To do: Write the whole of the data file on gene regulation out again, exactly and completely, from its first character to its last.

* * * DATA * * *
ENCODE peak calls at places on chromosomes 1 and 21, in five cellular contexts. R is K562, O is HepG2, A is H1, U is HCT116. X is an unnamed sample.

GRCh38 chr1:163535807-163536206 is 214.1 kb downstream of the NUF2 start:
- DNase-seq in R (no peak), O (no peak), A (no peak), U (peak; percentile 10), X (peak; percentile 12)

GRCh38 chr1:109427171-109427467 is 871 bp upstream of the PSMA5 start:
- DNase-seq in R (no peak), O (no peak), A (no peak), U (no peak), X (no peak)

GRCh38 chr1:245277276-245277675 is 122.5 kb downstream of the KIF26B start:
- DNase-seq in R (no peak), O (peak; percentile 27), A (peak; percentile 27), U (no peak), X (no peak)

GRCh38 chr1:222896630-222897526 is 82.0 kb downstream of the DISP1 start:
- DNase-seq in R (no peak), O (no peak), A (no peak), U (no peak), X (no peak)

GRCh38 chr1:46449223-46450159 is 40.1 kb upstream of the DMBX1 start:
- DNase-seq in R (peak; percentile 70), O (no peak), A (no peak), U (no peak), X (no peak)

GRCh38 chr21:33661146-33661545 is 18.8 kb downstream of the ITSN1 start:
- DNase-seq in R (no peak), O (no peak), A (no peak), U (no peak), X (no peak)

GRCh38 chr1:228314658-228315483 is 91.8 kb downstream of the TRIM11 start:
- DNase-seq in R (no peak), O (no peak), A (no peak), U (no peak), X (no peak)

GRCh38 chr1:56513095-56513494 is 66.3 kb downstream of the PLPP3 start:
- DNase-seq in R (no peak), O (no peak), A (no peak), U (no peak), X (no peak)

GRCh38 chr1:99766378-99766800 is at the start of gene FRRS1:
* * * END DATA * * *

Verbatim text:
ENCODE peak calls at places on chromosomes 1 and 21, in five cellular contexts. R is K562, O is HepG2, A is H1, U is HCT116. X is an unnamed sample.

GRCh38 chr1:163535807-163536206 is 214.1 kb downstream of the NUF2 start:
- DNase-seq in R (no peak), O (no peak), A (no peak), U (peak; percentile 10), X (peak; percentile 12)

GRCh38 chr1:109427171-109427467 is 871 bp upstream of the PSMA5 start:
- DNase-seq in R (no peak), O (no peak), A (no peak), U (no peak), X (no peak)

GRCh38 chr1:245277276-245277675 is 122.5 kb downstream of the KIF26B start:
- DNase-seq in R (no peak), O (peak; percentile 27), A (peak; percentile 27), U (no peak), X (no peak)

GRCh38 chr1:222896630-222897526 is 82.0 kb downstream of the DISP1 start:
- DNase-seq in R (no peak), O (no peak), A (no peak), U (no peak), X (no peak)

GRCh38 chr1:46449223-46450159 is 40.1 kb upstream of the DMBX1 start:
- DNase-seq in R (peak; percentile 70), O (no peak), A (no peak), U (no peak), X (no peak)

GRCh38 chr21:33661146-33661545 is 18.8 kb downstream of the ITSN1 start:
- DNase-seq in R (no peak), O (no peak), A (no peak), U (no peak), X (no peak)

GRCh38 chr1:228314658-228315483 is 91.8 kb downstream of the TRIM11 start:
- DNase-seq in R (no peak), O (no peak), A (no peak), U (no peak), X (no peak)

GRCh38 chr1:56513095-56513494 is 66.3 kb downstream of the PLPP3 start:
- DNase-seq in R (no peak), O (no peak), A (no peak), U (no peak), X (no peak)

GRCh38 chr1:99766378-99766800 is at the start of gene FRRS1: